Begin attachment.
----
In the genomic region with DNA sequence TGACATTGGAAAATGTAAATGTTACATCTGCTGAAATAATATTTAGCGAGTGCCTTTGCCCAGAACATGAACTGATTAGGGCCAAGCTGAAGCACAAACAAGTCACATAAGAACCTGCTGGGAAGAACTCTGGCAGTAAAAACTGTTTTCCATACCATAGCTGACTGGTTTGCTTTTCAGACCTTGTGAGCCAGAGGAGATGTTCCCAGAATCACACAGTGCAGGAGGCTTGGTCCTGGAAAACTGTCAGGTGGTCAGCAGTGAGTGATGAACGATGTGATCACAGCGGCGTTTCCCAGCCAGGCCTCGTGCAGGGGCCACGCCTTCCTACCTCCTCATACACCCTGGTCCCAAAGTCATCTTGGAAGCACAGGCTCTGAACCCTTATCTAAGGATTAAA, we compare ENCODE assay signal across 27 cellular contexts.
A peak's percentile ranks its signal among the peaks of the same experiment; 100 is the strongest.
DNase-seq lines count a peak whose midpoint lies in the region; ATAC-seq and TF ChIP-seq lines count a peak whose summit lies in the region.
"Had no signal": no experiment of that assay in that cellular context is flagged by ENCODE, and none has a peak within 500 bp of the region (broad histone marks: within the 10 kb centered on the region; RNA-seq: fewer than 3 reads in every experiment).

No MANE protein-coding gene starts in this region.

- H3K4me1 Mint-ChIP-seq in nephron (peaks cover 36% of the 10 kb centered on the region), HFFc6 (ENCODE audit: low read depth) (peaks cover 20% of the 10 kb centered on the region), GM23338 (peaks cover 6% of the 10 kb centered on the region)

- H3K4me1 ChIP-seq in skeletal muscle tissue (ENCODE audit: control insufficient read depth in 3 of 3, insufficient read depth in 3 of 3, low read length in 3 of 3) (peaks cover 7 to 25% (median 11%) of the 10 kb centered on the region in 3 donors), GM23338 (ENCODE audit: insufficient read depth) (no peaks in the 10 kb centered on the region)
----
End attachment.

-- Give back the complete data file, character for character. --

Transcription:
In the genomic region with DNA sequence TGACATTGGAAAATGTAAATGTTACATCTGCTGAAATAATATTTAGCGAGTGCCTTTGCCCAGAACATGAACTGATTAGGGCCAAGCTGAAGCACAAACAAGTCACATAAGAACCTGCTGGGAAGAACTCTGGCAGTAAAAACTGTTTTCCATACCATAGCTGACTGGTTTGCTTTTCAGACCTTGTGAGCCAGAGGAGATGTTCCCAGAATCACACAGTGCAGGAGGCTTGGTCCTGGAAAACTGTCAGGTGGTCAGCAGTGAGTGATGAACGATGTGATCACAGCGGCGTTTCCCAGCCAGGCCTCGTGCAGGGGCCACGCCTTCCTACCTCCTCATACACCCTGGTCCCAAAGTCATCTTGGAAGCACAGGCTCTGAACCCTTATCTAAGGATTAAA, we compare ENCODE assay signal across 27 cellular contexts.
A peak's percentile ranks its signal among the peaks of the same experiment; 100 is the strongest.
DNase-seq lines count a peak whose midpoint lies in the region; ATAC-seq and TF ChIP-seq lines count a peak whose summit lies in the region.
"Had no signal": no experiment of that assay in that cellular context is flagged by ENCODE, and none has a peak within 500 bp of the region (broad histone marks: within the 10 kb centered on the region; RNA-seq: fewer than 3 reads in every experiment).

No MANE protein-coding gene starts in this region.

- H3K4me1 Mint-ChIP-seq in nephron (peaks cover 36% of the 10 kb centered on the region), HFFc6 (ENCODE audit: low read depth) (peaks cover 20% of the 10 kb centered on the region), GM23338 (peaks cover 6% of the 10 kb centered on the region)

- H3K4me1 ChIP-seq in skeletal muscle tissue (ENCODE audit: control insufficient read depth in 3 of 3, insufficient read depth in 3 of 3, low read length in 3 of 3) (peaks cover 7 to 25% (median 11%) of the 10 kb centered on the region in 3 donors), GM23338 (ENCODE audit: insufficient read depth) (no peaks in the 10 kb centered on the region)